If you look at the history of tariff's in the US, from the beginning right up until Ronald Reagan virtually opened up America's asshole for a good pounding, in order to enrich a handful of rich banks and corporations, tariffs were always about protecting workers.
Subsidies are the opposite of tariffs, though I give you credit for trying to slip that one by us. It shows you're willing to inject a lie into an argument in order to gain a point. Subsidies only raise prices. They are always pro-corporate and anti-worker. Tariffs on the other hand are part of an industrial policy that helps boost wages. It includes greater pricing power for labor, strict (and swift) enforcement of anti-trust laws, and a minimum wage at least at 1960's levels (which would be over $20/hr in today's dollars). If we had a sensible domestic policy, ADM would have been broken up long ago.
The post-Carter experiment with "free trade" has been nothing but a disaster for Americans. TVs are cheaper, of course, but wages are down, two parents have to work when it used to be one, and profits flow off-shore. So now, with the workforce puffed up by the decline in incomes due to Reaganomics, we are told that things are bad because workforce participation is down, even though it's still above 1960's levels. The use of this argument shows just how willing the corporatist elite are to play a very long game. Convince people that low-wage workers and the unemployed and the middle class have it "too good" while trying to argue that we need to "unshackle" the Fortune 500.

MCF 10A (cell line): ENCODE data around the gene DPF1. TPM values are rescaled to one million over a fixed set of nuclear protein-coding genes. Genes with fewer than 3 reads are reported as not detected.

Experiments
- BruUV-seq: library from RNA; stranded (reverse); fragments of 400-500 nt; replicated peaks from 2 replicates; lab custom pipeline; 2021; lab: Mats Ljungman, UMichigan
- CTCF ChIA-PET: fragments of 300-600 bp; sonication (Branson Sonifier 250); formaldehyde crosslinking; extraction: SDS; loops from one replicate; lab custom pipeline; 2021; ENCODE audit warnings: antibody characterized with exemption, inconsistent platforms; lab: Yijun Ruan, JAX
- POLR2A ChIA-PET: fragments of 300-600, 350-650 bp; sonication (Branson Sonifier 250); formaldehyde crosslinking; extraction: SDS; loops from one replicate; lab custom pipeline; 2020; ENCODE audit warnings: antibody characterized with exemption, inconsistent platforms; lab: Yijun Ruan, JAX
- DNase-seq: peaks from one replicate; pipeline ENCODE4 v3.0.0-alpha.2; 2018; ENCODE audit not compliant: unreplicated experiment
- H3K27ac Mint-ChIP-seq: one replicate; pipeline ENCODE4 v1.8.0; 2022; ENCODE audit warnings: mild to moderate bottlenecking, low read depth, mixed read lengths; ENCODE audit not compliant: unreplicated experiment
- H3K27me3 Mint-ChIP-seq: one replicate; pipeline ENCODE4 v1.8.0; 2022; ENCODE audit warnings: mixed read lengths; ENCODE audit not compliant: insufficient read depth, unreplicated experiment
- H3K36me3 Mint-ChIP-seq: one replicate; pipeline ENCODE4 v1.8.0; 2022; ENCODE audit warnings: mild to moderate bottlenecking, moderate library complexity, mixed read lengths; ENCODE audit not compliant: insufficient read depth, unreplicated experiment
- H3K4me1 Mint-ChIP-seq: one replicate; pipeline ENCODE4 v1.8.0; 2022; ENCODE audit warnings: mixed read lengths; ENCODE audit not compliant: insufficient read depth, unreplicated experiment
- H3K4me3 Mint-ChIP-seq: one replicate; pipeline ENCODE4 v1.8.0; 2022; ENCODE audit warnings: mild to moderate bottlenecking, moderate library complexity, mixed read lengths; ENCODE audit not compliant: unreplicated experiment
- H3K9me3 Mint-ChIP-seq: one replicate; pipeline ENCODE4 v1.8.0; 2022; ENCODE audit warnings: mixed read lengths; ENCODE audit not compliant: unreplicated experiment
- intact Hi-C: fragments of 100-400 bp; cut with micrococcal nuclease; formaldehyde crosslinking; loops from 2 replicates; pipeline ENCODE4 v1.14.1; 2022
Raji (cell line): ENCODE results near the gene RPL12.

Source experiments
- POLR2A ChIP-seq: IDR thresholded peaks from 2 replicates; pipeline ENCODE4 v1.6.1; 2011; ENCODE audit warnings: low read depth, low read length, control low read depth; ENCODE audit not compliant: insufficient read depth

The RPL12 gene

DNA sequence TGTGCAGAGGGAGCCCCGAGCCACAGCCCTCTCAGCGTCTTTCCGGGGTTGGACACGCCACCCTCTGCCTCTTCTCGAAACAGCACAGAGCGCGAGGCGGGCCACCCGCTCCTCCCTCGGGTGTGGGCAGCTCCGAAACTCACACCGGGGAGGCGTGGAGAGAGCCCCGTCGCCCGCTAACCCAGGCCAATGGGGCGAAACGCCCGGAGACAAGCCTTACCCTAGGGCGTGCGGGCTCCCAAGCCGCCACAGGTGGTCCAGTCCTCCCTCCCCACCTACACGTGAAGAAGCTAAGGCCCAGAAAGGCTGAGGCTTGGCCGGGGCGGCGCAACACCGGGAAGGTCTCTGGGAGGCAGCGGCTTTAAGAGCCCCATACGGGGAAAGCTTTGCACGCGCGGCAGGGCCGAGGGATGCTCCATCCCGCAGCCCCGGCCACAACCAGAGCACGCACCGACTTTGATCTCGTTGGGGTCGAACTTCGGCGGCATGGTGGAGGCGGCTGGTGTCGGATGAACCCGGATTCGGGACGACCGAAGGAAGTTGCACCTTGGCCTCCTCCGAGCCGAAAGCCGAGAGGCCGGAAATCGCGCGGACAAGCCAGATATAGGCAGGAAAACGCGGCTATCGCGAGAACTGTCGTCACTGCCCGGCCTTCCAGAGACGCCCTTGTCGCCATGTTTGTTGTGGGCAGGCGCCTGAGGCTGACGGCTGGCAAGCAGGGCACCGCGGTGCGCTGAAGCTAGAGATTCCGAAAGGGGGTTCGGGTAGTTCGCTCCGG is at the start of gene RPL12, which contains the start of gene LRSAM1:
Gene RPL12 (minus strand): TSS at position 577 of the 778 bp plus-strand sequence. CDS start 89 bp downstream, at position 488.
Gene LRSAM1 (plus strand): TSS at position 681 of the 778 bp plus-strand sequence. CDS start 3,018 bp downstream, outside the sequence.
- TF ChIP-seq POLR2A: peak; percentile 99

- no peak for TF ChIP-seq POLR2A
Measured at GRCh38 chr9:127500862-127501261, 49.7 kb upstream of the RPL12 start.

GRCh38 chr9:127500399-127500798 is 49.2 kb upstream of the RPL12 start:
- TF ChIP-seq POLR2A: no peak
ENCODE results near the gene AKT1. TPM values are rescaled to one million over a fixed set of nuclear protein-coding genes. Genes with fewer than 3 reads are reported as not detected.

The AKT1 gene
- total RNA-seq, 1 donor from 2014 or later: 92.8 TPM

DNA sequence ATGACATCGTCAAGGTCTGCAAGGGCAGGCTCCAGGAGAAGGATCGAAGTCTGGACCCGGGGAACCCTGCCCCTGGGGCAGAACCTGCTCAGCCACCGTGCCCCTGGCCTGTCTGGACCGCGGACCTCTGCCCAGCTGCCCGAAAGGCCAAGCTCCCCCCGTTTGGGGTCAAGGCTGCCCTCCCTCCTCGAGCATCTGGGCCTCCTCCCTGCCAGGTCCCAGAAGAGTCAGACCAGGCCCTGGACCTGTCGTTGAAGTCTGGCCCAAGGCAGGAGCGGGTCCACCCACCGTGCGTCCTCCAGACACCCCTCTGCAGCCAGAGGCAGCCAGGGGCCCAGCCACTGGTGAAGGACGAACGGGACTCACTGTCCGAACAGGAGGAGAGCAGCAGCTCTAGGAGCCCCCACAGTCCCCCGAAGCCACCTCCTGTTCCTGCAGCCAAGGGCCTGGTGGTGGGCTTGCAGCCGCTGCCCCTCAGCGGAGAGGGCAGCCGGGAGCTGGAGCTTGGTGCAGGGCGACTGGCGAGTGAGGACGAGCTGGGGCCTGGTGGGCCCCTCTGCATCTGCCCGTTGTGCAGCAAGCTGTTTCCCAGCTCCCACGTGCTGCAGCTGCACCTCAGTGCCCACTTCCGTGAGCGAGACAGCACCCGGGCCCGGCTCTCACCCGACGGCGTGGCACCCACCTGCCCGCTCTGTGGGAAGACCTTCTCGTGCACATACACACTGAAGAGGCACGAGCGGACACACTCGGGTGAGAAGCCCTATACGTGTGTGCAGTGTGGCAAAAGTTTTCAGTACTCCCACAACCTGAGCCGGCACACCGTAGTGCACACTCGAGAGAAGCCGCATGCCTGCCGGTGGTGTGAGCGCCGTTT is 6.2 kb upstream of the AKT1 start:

Where did you get the notion that tariffs are "pro-corporate"? Corporations don't have nationalities. They are not people, my friend. How long do you expect Americans to be beaten up by Ronald Reagan's policies before you're ready to admit they're a failure?